By that time, Spheeris had been in LA about a decade, witnessing the changing of the guard from the flower-power generation to the lost youth who saw no future. In what became known as the “slam pit” in front of punk-rock stages, another change happened as the audience of runaways, art students and pogoing nihilists were pushed aside by aggro infiltrators of the South Bay and Orange County coast. That violent action is what made Spheeris say, “Oh, man, we have to get this on film!”

As she recently told the Weekly, “I always had an affection for the beach kids [and] the surf and skate punks because I knew they were living the life I have lived in suburbia: Boring.”

The pit is where the strongest Orange County thread in her project originated. “Tony Alva and the people from Huntington Beach, Hermosa Beach and Redondo Beach can be held responsible for the creation of stage-diving and slam-dancing,” Keith Morris, the vocalist for the South Bay-born Black Flag and Circle Jerks, told Tony Rettman of Vice’s music channel Noisey in 2015. “That’s what we brought to the table and the people of Hollywood were taken aback by this.”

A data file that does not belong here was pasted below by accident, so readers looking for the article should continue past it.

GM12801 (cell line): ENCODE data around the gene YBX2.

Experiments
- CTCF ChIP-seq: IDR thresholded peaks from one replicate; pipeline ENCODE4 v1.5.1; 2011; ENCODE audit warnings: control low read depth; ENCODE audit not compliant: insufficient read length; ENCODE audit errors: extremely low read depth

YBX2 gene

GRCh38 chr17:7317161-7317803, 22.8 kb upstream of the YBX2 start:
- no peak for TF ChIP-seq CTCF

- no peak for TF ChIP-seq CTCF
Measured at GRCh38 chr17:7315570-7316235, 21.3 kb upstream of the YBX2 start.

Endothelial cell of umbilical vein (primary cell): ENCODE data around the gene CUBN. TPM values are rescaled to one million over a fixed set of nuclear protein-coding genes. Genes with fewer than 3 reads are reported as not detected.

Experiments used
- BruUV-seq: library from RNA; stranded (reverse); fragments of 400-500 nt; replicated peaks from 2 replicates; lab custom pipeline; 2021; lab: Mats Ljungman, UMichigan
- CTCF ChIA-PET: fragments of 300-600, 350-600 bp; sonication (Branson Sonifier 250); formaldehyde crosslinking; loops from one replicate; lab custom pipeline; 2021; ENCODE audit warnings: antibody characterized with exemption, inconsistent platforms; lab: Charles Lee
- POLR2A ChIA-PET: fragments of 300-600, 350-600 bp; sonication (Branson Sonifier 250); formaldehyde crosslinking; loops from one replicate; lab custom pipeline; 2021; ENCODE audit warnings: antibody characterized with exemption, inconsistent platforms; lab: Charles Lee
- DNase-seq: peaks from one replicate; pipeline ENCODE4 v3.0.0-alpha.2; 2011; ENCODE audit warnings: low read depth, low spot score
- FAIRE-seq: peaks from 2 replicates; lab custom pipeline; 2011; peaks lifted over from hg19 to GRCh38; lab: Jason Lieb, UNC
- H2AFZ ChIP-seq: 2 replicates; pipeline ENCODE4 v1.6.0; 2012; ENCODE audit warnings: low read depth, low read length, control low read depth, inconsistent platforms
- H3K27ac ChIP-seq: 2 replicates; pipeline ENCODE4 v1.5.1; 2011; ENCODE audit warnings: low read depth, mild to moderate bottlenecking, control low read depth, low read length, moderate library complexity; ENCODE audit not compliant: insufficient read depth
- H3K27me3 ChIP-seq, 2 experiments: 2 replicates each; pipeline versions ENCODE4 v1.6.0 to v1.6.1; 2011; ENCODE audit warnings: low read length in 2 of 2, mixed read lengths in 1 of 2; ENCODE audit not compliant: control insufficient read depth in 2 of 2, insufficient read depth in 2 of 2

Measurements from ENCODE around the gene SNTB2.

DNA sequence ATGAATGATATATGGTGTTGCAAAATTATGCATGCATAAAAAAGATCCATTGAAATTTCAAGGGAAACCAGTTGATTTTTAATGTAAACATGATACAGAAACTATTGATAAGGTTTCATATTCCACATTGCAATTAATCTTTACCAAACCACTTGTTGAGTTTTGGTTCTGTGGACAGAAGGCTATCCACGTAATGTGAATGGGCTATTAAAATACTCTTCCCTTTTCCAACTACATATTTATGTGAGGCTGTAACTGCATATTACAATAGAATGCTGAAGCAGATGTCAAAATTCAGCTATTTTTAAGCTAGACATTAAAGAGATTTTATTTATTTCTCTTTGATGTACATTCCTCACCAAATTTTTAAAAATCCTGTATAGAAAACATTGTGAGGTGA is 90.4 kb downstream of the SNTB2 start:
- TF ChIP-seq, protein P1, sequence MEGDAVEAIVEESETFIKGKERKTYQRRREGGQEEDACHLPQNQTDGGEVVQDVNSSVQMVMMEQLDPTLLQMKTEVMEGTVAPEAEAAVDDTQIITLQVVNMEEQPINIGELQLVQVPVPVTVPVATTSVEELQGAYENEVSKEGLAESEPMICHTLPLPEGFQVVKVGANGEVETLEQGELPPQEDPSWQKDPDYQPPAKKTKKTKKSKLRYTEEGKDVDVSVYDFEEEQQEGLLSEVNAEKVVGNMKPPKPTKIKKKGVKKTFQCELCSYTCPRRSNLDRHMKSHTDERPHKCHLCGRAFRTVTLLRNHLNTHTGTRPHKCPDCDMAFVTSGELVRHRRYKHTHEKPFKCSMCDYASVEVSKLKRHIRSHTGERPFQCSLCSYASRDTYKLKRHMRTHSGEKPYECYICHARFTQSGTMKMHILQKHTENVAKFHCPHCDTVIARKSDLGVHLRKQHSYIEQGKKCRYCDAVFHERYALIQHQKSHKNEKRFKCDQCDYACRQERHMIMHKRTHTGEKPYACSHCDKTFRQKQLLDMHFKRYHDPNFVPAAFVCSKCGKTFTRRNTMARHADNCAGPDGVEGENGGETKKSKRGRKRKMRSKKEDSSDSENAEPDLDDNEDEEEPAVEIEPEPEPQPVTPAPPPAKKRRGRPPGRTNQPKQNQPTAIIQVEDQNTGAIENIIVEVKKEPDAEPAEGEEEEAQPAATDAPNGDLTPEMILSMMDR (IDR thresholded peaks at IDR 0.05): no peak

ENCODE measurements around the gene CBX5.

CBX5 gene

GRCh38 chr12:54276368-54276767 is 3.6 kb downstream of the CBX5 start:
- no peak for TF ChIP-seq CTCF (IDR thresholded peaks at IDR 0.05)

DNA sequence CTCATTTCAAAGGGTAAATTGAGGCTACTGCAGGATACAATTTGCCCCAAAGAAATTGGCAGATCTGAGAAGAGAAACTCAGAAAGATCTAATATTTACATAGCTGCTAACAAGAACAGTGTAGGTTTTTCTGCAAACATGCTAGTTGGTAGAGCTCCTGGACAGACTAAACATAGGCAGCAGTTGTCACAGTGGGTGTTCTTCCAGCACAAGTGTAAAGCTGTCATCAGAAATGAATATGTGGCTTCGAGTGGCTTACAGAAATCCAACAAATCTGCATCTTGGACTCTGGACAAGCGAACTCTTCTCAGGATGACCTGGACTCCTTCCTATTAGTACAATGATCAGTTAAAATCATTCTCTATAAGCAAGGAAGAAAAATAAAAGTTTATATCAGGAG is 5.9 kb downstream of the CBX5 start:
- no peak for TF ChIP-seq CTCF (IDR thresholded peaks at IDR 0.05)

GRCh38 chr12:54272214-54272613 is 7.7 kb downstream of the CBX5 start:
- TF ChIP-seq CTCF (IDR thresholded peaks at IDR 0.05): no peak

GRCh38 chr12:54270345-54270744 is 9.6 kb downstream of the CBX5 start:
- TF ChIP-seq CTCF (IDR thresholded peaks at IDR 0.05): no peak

In Decline, Michael X-Head, who was so-named because he had the letter X shaved into his black hair, represented those hardening the pit.

During a black-and-white section of the film known as the “light bulb interviews”—because its subjects were shot in close-up with a bulb dangling over them as if in a KGB interrogation room—X-Head reports with little emotion that he does not know who his real father is, that his stepfather acts as if he does not know his stepson and that “society sucks,” which he punctuates with a disaffected laugh.